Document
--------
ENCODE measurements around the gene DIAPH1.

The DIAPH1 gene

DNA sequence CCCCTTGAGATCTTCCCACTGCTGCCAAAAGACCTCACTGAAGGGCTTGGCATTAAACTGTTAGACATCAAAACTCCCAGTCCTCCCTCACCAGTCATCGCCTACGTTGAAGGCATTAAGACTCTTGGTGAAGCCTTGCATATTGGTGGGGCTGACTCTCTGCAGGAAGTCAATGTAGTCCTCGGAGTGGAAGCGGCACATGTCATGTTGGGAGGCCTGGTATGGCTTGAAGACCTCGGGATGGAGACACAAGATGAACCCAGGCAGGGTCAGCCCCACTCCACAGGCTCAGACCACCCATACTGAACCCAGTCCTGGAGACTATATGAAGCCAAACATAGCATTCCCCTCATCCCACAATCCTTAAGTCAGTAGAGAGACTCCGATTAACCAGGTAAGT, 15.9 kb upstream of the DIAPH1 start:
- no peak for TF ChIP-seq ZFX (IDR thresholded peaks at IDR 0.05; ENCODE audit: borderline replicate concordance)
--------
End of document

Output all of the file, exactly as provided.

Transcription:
ENCODE measurements around the gene DIAPH1.

The DIAPH1 gene

DNA sequence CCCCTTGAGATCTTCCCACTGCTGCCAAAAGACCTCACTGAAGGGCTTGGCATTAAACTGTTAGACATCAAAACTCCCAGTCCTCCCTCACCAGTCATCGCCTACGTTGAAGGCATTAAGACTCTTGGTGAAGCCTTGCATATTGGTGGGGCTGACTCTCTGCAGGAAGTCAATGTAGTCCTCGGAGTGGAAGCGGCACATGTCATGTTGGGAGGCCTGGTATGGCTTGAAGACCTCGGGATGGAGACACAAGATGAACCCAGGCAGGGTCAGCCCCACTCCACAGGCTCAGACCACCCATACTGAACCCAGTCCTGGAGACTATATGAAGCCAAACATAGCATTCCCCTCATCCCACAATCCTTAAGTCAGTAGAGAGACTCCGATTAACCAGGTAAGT, 15.9 kb upstream of the DIAPH1 start:
- no peak for TF ChIP-seq ZFX (IDR thresholded peaks at IDR 0.05; ENCODE audit: borderline replicate concordance)